Tag: Troy Anthony Davis
Keith LaMar, also known as Bomani Shakur, is a prisoner in Ohio, condemned to death on false charges following the 1993 Lucasville Prison Uprising. Bomani is one of five men condemned to death after being railroaded through forced snitch testimony. They are known as the Lucasville Five. The following is an interview with Bomani from death row, recorded on March 7, 2014.
“Emmitt Till” does more than call attention to how Till’s death ignited the U.S. Civil Rights Movement in the ‘50s and ‘60s. It points to the quiet heroism of Mamie Till Mobley in the face of unspeakable horror and unrelieved terrorism. Come see this dynamic and inspirational play by Tavia Percia and the Tavia Percia Theatre Company: Saturday, Feb. 1, 7 and 9 p.m., and Sunday, Feb. 2, 3 and 5 p.m., at the Eastside Arts Alliance, 2277 International Blvd, Oakland.
The Blueford family and the Justice 4 Alan Blueford coalition (JAB) held a vigil for Alan on the one-year anniversary of his murder by Oakland police officer Miguel Masso. JAB has based itself deep within the Afrikan community that birthed it and has brought together many organizations and individuals to fight for justice for Alan and to stop continued police violence.
I didn’t know what to expect and was pleasantly surprised when Esperanza Spalding, the singer-musician, treated her audiences to a socially conscious tour of America with stops at the doors of the prison industrial complex and Mother Nature. The evening moved fluidly from a fireside chat on relationships and love to the concluding number, which spoke to Spalding’s philosophy.
Shouting “Inside, outside, we’re all on the same side” and “Here comes Oakland,” five full buses and two vans left Oakland to meet up with marchers from as far away as Portland and Seattle who had already arrived at plantation San Quentin for one of the largest anti-slavery rallies in California history.
Prof. Johanna Fernandez’ acclaimed film, “Justice on Trial: The case of Mumia Abu-Jamal,” will be screened Thursday, Nov. 10, 6:30 p.m., at Twinspace, 2111 Mission St., Third Floor, San Francisco. “Mumia,” she says, “is a world famous African-American journalist, a humanist and one of the most important revolutionary voices of our time.”
California was the spark of many radical movements of the ‘60s. It was the spark of the old prison rights movement during the time of George Jackson. This new movement is occasioned by the mass incarceration that people did not know of back in the ‘70s and the growth of control units, or SHUs, as they call them in California.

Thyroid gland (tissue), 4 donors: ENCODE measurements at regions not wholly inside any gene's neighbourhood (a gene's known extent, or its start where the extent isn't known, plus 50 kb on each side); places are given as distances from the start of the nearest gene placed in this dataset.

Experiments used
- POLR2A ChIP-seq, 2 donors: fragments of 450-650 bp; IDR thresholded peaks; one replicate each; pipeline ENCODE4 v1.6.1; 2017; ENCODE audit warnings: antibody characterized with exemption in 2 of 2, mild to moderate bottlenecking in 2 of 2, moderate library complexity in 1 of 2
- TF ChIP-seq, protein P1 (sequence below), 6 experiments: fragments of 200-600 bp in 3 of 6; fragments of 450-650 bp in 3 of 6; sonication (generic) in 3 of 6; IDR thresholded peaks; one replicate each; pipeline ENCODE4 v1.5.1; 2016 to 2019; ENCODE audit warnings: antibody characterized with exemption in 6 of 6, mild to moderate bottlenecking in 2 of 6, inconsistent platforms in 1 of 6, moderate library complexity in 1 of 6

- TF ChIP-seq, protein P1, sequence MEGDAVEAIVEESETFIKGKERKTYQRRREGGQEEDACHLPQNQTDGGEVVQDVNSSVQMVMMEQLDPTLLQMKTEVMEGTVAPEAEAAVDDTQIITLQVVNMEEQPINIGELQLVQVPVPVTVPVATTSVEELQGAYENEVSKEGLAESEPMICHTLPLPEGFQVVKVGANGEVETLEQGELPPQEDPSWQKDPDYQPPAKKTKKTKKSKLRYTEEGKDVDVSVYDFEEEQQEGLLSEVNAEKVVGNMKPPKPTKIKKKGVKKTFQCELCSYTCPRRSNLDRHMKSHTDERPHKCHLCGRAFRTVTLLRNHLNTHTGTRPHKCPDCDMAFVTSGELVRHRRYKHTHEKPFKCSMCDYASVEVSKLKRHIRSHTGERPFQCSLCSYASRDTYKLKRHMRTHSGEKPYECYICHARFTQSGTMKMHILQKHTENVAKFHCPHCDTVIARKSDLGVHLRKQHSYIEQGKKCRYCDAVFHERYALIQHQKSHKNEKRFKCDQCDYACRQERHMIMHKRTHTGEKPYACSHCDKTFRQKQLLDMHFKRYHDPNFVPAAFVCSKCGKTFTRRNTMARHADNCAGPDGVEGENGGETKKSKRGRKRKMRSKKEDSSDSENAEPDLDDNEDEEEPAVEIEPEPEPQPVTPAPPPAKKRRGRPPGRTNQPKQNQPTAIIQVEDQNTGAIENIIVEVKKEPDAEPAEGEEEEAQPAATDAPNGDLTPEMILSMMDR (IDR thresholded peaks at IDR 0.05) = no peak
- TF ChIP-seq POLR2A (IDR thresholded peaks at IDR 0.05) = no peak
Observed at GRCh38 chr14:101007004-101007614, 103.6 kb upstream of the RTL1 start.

The U.S. Supreme Court refused to grant a stay of execution, and Troy Davis was murdered by the state of Georgia on Wednesday at 11:08 p.m. Eastern Time. Here are Troy’s words relayed earlier in the day: “The struggle for justice doesn’t end with me. This struggle is for all the Troy Davises who came before me and all the ones who will come after me. I’m in good spirits and I’m prayerful and at peace. But I will not stop fighting until I’ve taken my last breath. Georgia is prepared to snuff out the life of an innocent man.”
Angela Davis writes: “I urgently appeal to Georgia Gov. Nathan Deal and to the members of the Georgia Board of Pardons and Parole to spare the life of Troy Davis, a young African American citizen of your state. I hope everyone within sight or sound of my words or my voice will likewise urgently call and fax Gov. Neal and the members of the board.” Stand strong on the Global Day of Solidarity for Troy Davis this Friday, Sept. 16, 4-6 p.m., Federal Building, 1301 Clay St., near 12th Street BART, Oakland. Five hundred events will be held around the world.
The 37 Georgia prisoners who were labeled the leaders and organizers of the sit-down strike that began on Dec. 9, 2010, are still missing, and other participants are still in lockdown. The struggle for prisoners' civil rights continues.
Siddique Abdullah Hasan, Bomani Shakur (Keith LaMar), Jason Robb and Namir Mateen (James Were) will start a hunger strike on Monday, Jan. 3, to protest their 23-hour-a-day lockdown for nearly 18 years. They were sentenced to death for their alleged roles in the 11-day Lucasville rebellion in April 1993. They are innocent! They were wrongfully convicted! They are political prisoners.
Prisoners in at least six Georgia prisons went on strike Dec. 9. On Friday, Dec. 17, a strong, positive, fiercely determined and highly spirited march and two rallies took place in downtown Oakland despite the driving rain in support of those prisoners, whose strike has become the largest in U.S. history.
Troy Davis has spent 18 years on Georgia's death row despite overwhelming proof that he is an innocent man. Hundreds of thousands of people in the U.S. and around the world are outraged by the obvious injustices of this case, and they'll be out demonstrating on May 19, Malcolm X's birthday.
On Oct. 14, the U.S. Supreme Court refused to hear the death-row case of Troy Anthony Davis, putting him on the fast track to be murdered by the state of Georgia for the murder of a Savannah police officer in 1989. But on Friday, Oct. 24, in his third 11th-hour reprieve, the federal appeals court in Atlanta granted a stay so Troy's lawyers can file claims of his innocence. Block Report Radio speaks with Troy's sister Martina Davis about his case.
Today we had an exclusive interview with Troy Anthony Davis' sister Martina Correia, who has been standing for justice for her brother for 19 long years. Troy Davis is scheduled once again for execution Monday, Oct. 27, by the state of Georgia if a stay is not granted.